The abrupt departure of Ford chief executive Mark Fields, which the car giant announced on May 22, has two explanations. Investors had become restive at its performance, particularly in the past year, but Fields also was perceived to lack the drive of Alan Mulally, whom he had succeeded. In replacing him with Jim Hackett, who ran an office-furniture company before joining Ford’s board in 2013 and more recently led the company’s mobility unit, Ford hopes to conquer current problems and shore up its future strategy.
Ford’s shares have declined by nearly 40% since Fields took over. Though it made record profits in 2015 and had strong results in 2016, investors reckoned that a booming North American market, on which Ford relies for nearly two-thirds of revenues, would slow. They also disliked the fact that Fields had to invest heavily in new technologies. On his watch Ford suffered the ignominy of its market capitalization being surpassed by Tesla, a maker of electric cars which turns out only a fraction of the 6.6 million vehicles that roll off Ford production lines each year. Being slammed for running a declining firm and for hurting profits by investing in the future was a no-win situation.
Despite his relative lack of experience in the carmaking business, Ford presented Hackett as the “transformational leader” to “re-energize” the firm. After running Ford Smart Mobility, a unit overseeing driverless cars and other new technologies, Hackett may combine an insider’s feel and, like Mulally, an outsider’s ability to challenge the status quo. He promises to speed decision-making, cut bureaucracy and, less convincingly, to add a dose of “fun” at Ford.
As well as casting an eye to the future, Hackett will have to face Ford’s present ills. There is not much he can do about its lack of scale compared with the industry’s big hitters. Few carmakers are ready to risk the big mergers that would address the industry’s overcapacity.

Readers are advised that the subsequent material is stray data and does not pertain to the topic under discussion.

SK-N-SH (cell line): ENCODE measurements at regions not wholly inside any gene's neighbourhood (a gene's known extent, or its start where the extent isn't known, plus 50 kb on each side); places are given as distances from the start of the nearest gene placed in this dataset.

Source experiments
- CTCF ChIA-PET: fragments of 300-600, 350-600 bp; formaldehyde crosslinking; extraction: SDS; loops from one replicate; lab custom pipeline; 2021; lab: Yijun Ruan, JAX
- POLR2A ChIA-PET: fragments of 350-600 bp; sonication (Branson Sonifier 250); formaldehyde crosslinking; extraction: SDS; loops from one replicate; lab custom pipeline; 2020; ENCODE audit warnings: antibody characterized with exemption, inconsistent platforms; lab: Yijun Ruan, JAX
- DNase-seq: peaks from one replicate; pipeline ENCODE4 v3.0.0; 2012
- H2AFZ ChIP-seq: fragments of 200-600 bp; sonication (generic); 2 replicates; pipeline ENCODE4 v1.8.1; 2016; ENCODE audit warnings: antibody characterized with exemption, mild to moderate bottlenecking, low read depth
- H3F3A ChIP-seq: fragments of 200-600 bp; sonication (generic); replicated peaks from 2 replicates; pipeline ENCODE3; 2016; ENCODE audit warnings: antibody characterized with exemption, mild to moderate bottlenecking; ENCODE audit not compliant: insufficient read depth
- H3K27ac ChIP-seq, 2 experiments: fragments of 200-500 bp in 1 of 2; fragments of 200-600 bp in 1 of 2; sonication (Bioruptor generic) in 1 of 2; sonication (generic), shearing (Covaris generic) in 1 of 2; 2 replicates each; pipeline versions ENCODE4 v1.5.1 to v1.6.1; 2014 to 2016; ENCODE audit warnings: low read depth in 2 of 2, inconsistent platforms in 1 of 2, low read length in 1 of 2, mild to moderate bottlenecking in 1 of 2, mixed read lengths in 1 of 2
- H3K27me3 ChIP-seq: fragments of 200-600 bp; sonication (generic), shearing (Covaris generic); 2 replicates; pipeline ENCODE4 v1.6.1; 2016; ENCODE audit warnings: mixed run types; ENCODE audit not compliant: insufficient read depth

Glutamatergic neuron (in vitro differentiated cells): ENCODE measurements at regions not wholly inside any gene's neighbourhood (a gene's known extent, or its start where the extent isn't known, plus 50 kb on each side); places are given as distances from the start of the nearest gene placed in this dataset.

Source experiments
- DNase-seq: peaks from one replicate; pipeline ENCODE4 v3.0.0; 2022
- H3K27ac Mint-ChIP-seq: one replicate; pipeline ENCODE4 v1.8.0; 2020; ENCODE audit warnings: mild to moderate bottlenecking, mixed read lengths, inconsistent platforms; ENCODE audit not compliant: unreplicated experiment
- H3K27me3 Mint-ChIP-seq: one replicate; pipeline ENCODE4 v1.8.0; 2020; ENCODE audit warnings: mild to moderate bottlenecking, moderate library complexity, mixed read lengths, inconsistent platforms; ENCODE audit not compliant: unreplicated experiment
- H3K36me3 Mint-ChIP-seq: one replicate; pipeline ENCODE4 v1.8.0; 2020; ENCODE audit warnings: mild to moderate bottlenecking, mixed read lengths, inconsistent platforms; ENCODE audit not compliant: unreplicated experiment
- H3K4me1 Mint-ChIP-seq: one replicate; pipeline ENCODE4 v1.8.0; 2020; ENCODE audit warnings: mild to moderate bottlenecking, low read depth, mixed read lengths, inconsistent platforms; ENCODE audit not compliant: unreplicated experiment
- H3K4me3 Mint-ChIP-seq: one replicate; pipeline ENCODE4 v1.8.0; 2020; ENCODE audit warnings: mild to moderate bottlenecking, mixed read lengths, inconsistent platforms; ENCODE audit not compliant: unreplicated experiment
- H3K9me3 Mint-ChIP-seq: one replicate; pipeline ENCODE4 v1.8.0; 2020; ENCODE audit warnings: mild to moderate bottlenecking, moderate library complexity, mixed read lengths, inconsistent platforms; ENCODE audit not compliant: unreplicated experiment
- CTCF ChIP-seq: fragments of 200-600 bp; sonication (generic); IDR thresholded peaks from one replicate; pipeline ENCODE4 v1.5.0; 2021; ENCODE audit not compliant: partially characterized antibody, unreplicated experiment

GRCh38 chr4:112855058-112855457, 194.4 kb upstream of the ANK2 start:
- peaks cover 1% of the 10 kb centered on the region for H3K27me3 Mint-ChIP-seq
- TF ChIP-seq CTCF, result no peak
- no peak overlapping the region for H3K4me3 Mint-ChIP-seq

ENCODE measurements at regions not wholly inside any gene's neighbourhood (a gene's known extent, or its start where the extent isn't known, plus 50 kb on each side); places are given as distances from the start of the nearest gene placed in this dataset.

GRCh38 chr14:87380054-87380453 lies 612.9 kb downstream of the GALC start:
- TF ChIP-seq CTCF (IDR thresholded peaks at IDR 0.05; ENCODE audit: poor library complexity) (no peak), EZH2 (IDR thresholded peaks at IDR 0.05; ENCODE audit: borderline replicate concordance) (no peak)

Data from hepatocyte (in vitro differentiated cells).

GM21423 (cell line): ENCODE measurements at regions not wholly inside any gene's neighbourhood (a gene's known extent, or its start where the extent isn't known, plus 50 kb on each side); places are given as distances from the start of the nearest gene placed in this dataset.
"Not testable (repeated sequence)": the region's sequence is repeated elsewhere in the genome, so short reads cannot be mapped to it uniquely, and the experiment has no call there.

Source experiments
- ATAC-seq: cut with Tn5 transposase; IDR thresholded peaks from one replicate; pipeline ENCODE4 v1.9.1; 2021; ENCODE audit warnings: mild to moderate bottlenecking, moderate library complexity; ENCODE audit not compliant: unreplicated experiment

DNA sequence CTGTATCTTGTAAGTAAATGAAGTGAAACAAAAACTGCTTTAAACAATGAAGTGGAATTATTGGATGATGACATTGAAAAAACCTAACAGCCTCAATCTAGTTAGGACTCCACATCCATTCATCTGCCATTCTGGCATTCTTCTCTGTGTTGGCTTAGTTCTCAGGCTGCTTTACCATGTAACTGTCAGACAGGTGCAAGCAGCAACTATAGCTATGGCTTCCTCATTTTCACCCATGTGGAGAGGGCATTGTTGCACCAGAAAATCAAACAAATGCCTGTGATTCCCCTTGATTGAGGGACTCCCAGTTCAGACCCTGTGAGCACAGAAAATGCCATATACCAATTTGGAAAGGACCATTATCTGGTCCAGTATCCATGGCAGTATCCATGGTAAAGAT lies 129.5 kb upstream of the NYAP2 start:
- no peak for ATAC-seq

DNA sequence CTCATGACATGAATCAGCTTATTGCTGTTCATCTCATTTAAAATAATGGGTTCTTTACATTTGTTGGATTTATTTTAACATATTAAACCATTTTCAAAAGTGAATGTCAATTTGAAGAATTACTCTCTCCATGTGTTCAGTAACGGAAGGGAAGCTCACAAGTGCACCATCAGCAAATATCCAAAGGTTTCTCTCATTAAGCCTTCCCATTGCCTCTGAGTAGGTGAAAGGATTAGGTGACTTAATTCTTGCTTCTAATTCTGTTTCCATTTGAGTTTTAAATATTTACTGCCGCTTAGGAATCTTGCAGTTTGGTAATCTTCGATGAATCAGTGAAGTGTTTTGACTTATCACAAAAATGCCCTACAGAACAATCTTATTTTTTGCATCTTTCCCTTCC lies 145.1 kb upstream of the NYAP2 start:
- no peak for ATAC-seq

Nor can he do much to improve a brand that lacks cachet. Ford’s foreign operations have weak returns. GM has been more aggressive, selling its European operations and shutting down in India and South Africa. To tackle overcapacity, Ford said recently, it will cut its global salaried work force by a tenth, but that may not be enough to stem losses in India and other emerging markets. A dependence on America will prove troublesome, because that market seems to have peaked.
Another task will be to set up a successor to steer the company in a few years’ time, when new technologies will have become an even more important part of Ford’s business. Jim Farley, Ford’s European boss, and Joe Hinrichs, in charge of the Americas, will take more senior roles, both in Detroit, to be groomed. If Hackett can ensure that the next change at the top occurs at a more measured pace, that will be something.
© 2017 Economist Newspaper Ltd., London (May 27). All rights reserved. Reprinted with permission.
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